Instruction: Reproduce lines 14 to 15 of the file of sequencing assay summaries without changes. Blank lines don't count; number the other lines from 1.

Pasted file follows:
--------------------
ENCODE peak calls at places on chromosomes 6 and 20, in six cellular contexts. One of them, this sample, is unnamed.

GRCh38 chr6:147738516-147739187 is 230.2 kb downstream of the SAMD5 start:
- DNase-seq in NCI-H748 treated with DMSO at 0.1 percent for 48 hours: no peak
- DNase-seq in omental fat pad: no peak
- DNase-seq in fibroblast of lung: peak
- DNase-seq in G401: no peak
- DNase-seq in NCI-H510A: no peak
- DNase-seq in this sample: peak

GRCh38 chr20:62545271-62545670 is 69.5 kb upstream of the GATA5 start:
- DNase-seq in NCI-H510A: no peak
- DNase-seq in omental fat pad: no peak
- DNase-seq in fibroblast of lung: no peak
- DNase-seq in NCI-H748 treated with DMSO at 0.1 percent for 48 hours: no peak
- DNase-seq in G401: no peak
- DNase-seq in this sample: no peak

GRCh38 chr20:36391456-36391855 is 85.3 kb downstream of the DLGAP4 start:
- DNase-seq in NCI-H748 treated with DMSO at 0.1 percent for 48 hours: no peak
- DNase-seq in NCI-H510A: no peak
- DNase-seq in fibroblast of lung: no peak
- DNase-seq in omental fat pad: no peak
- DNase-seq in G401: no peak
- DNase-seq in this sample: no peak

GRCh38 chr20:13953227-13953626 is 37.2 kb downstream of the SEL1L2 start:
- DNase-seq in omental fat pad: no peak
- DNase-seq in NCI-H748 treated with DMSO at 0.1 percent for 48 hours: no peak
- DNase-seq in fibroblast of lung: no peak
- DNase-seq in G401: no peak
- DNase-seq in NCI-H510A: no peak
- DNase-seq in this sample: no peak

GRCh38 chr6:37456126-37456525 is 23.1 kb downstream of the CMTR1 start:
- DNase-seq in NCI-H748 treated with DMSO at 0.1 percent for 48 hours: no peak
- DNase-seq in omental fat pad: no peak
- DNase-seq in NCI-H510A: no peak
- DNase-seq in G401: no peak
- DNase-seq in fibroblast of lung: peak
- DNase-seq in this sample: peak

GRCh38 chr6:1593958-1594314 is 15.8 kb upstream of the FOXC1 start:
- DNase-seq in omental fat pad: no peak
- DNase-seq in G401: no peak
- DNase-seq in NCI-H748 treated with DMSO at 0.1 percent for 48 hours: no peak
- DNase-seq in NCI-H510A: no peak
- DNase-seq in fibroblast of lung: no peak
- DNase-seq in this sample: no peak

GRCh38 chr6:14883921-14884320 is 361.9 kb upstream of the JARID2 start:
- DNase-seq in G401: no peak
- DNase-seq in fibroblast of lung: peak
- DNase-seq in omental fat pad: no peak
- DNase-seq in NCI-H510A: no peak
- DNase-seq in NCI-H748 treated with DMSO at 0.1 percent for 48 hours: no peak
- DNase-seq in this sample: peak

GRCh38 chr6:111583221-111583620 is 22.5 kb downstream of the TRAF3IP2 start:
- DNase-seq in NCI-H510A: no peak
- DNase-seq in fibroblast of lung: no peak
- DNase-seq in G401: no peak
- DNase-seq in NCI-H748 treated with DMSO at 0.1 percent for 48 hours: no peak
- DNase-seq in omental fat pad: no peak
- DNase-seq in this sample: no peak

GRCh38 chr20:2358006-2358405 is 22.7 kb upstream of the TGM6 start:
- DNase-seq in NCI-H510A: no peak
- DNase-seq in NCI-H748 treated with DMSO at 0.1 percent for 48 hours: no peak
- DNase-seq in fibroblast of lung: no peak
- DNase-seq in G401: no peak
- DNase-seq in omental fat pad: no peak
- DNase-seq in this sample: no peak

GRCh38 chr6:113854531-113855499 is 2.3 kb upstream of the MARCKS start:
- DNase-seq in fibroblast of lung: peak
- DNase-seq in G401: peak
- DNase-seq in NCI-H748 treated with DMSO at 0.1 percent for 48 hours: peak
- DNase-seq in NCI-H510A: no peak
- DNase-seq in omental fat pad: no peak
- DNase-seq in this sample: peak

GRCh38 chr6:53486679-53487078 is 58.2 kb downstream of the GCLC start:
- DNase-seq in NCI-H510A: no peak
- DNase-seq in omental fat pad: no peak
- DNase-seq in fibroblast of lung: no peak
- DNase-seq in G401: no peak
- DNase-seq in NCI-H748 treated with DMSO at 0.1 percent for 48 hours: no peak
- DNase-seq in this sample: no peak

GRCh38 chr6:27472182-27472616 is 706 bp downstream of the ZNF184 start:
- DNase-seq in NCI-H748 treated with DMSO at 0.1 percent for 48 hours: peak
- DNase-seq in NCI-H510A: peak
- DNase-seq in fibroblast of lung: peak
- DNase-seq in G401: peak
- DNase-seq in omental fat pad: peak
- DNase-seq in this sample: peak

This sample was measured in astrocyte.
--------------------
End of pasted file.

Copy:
- DNase-seq in G401: no peak
- DNase-seq in this sample: no peak